My next review, I’m afraid to say, is somewhat of a public service announcement – please avoid The Legend of Barney Thomson at all costs. I feel bad to admit it, given I know at least one or two people involved in the production, but I can’t think of a worse film I’ve seen for quite a long time. I actually feel embarrassed to say that anyone abroad may see this and consider it an example of Scottish film. As the first film to be directed by star Robert Carlyle, it seems to be attempting to capture the darkness and black humour of Scottish hits like Trainspotting and Filth, although it comes nowhere close to capturing the enjoyment of those films, especially Trainspotting, that tragically starred Carlyle in one of the roles to make him well-known, Begbie. I’m sure Robert is a nice fellow, and plenty of others involved are too, but this is a mean-spirited, awful excuse for a comedy film. Any attempt at a joke seems to rely on an audience that finds the use of a swear word hilarious. Disturbingly, that seemed to appeal to a large amount of the audience at my screening.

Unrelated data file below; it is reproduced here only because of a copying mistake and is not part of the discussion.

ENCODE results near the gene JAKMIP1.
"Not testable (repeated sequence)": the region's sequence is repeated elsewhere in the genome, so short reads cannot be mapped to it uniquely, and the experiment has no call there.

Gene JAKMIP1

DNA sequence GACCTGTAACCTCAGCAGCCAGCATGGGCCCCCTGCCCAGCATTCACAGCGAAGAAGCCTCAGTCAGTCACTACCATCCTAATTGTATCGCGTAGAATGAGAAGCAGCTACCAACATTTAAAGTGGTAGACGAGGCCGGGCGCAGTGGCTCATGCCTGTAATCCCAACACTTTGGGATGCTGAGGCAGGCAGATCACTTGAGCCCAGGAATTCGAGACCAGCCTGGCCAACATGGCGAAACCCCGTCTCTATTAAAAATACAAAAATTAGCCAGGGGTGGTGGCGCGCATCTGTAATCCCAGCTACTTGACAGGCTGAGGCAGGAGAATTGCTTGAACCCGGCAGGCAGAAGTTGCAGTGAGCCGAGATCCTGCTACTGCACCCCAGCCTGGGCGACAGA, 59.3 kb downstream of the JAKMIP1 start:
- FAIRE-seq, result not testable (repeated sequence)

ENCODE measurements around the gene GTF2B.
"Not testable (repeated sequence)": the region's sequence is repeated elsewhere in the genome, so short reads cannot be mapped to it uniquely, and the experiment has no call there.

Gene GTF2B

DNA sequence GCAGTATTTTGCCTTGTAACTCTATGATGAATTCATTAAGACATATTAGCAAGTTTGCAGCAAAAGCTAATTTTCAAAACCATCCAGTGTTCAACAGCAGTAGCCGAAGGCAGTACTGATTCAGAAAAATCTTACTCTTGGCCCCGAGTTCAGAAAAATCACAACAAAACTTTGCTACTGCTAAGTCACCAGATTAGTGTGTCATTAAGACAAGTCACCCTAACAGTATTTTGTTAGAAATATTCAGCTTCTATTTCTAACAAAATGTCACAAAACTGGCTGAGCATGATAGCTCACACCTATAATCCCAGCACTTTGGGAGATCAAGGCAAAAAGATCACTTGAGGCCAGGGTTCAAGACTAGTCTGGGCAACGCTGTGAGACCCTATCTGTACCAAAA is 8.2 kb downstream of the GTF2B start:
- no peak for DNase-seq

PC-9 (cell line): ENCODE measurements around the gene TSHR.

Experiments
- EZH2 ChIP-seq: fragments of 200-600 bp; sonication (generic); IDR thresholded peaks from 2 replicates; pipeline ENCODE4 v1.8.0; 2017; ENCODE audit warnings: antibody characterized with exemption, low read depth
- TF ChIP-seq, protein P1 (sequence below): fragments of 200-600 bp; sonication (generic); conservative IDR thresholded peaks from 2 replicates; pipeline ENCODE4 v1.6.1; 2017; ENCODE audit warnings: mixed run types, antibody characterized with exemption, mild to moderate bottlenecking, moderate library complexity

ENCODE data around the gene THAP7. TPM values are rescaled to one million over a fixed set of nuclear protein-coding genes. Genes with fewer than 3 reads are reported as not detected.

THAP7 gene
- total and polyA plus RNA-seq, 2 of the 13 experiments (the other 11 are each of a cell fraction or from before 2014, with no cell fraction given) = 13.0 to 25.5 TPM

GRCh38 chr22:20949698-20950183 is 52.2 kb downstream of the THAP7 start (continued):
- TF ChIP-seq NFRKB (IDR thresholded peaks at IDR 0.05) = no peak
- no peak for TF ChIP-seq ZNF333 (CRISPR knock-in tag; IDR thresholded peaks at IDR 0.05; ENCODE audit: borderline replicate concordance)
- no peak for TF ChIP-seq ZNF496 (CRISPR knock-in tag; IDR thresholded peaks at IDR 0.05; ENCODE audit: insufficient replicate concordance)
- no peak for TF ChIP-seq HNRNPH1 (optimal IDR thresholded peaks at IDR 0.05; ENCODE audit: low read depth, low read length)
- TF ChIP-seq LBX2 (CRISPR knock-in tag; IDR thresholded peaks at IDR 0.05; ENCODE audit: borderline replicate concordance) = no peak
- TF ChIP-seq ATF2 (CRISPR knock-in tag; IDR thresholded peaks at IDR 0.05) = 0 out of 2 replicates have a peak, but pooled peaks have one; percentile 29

Black comedy is a genre I very much appreciate, but it does have to capture a tone of being somewhat out-there. Rushmore would be a perfect example of a black comedy done extremely well, a film that almost seems like it is set in an alternate universe. Barney Thomson doesn’t seem to know whether it wants to be grounded in reality or set in a farcical and wacky realm. It’s this inconsistency of tone, and an implausible story lazily written, that takes a cast that could have made an extremely engaging film and creates a pile of nasty mess.